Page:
British government passes anti-terror law

British Prime Minister Tony Blair's government won a crucial parliamentary vote on sweeping new anti-terrorism legislation Wednesday, but faces a furt

By
October 26, 2005 22:03
1 minute read.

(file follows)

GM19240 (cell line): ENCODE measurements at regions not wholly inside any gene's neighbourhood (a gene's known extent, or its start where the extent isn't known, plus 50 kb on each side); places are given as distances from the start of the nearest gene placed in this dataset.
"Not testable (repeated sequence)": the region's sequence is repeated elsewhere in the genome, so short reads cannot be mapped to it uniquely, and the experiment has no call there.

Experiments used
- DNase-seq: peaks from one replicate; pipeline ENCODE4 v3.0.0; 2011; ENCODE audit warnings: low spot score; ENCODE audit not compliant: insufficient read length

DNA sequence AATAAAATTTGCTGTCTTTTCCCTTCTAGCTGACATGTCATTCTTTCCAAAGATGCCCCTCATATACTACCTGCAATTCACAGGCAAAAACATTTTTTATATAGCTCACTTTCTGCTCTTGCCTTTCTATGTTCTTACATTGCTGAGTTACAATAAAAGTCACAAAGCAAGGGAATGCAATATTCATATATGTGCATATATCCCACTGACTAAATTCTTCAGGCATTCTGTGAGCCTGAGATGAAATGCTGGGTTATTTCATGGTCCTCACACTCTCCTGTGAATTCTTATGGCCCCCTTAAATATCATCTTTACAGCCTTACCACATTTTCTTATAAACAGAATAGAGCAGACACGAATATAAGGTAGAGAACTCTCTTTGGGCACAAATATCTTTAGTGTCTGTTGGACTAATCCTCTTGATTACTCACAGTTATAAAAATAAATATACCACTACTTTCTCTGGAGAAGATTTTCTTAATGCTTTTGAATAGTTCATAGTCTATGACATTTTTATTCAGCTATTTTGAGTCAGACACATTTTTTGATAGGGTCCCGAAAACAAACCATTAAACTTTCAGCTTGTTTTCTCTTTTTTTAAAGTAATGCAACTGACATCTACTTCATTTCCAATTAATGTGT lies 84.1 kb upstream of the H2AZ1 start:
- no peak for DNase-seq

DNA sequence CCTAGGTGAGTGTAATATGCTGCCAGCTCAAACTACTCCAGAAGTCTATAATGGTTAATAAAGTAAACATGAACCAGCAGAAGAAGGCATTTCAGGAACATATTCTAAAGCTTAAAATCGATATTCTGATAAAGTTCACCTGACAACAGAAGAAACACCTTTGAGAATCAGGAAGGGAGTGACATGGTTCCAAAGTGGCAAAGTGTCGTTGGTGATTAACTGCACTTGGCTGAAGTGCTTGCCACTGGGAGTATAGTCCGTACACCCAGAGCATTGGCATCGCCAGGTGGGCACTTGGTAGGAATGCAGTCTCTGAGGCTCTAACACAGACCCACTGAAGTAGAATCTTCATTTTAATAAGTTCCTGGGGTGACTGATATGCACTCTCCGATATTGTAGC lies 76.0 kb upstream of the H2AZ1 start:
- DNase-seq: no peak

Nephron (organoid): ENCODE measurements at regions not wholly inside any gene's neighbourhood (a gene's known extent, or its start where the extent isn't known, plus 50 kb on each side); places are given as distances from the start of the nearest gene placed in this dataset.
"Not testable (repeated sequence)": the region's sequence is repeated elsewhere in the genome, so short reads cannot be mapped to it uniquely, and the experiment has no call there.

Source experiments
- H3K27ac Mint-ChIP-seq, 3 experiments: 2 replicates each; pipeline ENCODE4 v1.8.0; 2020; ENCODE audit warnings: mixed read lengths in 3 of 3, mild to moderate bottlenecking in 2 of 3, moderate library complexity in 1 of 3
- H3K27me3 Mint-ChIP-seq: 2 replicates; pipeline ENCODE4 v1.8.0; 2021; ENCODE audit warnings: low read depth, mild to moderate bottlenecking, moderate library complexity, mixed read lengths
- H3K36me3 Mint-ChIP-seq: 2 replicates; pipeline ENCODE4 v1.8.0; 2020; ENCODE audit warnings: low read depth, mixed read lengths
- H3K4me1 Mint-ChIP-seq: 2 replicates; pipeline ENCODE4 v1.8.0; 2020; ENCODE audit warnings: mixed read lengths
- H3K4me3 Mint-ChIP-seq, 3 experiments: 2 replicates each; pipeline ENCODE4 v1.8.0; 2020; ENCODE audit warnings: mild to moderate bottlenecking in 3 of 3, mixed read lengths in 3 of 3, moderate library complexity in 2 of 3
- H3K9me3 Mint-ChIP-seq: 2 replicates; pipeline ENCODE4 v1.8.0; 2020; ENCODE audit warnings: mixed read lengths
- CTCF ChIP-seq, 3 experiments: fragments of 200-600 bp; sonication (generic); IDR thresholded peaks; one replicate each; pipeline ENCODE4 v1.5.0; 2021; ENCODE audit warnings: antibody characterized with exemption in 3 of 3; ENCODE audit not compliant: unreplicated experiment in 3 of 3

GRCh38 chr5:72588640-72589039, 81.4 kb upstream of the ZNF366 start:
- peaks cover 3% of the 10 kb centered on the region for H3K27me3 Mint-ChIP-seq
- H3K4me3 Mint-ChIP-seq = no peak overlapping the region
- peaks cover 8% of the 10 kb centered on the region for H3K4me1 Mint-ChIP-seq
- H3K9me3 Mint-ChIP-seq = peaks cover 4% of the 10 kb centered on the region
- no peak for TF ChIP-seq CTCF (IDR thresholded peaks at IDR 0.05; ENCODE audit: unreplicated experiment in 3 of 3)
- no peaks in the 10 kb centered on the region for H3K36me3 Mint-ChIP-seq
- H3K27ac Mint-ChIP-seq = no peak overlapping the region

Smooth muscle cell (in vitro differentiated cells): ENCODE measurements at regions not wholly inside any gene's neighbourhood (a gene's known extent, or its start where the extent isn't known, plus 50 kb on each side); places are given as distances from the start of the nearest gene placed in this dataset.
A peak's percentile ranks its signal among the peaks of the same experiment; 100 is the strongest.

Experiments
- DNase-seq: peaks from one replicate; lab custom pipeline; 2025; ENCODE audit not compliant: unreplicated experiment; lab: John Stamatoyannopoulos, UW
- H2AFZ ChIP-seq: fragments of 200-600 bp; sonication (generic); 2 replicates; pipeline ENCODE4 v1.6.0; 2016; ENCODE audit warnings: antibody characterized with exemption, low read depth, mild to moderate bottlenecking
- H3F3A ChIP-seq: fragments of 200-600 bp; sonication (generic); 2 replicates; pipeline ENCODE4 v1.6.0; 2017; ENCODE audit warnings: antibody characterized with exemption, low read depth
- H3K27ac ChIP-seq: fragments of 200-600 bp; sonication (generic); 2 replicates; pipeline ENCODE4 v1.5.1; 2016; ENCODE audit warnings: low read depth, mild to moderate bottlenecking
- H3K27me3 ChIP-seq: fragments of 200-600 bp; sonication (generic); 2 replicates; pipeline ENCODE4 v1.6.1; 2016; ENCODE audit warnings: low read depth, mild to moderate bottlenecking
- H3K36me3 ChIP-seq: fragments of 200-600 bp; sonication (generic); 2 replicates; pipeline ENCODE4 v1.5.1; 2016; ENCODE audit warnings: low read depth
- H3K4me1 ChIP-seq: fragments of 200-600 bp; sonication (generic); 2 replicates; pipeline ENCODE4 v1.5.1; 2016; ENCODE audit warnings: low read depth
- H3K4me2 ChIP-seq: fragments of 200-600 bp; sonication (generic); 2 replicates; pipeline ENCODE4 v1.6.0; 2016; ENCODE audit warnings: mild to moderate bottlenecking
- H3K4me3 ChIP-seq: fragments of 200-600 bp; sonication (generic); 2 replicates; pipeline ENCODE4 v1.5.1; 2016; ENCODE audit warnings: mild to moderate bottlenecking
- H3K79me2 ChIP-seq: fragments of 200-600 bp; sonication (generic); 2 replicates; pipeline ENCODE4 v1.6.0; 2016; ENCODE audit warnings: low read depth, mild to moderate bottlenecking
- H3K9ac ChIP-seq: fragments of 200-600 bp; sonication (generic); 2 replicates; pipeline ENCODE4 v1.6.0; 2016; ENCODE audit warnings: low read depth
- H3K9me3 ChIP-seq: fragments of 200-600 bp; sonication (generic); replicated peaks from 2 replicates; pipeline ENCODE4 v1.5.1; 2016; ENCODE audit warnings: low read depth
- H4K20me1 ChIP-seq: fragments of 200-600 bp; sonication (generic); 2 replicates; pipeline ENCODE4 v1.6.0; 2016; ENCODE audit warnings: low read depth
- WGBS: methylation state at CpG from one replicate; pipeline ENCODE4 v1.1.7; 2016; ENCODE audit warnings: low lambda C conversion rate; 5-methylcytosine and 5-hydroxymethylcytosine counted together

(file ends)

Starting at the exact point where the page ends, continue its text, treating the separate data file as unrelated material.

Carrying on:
British Prime Minister Tony Blair's government won a crucial parliamentary vote on sweeping new anti-terrorism legislation Wednesday, but faces a further fight over plans to lock up terror suspects for 90 days without charge. Following a lengthy debate in the House of Commons, lawmakers voted 472-94 to back the Terror Bill. The main opposition Conservative Party supported the bill, but warned it would seek to block the legislation at a later stage if the government did not rethink some of the proposals. In the wake of the July attacks on London's transit system, the government said it wanted to extend the maximum 14-day detention for terror suspects without charge to three months, outlaw attending terrorist training camps and make it an offense to glorify or encourage terrorism. The bill also aims to outlaw preparing an act of terrorism, publishing or selling material that incites terrorism and giving or receiving training in terrorist techniques - such as how to spread viruses, place bombs and cause a stampede in a crowd.


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